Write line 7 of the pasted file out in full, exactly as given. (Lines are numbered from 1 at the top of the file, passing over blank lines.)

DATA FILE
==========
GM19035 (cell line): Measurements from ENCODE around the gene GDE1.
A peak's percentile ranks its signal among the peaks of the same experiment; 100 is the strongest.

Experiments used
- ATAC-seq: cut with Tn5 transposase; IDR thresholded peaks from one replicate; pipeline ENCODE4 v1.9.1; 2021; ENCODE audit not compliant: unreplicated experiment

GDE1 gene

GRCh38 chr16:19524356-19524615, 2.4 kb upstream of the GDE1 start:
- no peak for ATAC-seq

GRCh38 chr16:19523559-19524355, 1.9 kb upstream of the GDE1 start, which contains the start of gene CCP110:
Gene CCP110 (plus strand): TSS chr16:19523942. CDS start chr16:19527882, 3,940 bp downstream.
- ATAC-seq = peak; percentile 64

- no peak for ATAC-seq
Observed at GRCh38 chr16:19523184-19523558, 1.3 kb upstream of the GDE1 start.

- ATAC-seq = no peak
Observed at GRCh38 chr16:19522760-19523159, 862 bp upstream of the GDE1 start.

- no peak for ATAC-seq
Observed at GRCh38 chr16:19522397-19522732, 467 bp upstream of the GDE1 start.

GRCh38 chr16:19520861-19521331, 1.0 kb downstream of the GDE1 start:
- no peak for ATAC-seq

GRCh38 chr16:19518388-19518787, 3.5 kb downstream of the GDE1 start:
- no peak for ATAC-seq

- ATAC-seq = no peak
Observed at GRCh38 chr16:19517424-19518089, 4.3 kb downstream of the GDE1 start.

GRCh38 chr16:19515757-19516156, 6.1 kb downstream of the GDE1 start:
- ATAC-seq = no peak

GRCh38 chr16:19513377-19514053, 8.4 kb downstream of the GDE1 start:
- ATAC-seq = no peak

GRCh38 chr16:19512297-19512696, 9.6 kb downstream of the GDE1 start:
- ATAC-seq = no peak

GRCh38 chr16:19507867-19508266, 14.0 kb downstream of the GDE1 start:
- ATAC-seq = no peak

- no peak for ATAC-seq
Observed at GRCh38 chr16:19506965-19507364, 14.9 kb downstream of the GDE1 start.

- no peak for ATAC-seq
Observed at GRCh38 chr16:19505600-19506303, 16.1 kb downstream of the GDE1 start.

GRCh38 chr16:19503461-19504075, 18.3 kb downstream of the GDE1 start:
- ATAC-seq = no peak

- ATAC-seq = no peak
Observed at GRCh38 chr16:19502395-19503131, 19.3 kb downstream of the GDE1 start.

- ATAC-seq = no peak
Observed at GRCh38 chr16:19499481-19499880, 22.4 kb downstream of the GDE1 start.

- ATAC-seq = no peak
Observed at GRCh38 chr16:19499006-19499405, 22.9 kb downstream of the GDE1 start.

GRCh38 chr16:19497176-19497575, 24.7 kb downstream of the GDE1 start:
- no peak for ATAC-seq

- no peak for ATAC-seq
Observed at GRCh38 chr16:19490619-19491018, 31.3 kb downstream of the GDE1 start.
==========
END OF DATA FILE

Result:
- no peak for ATAC-seq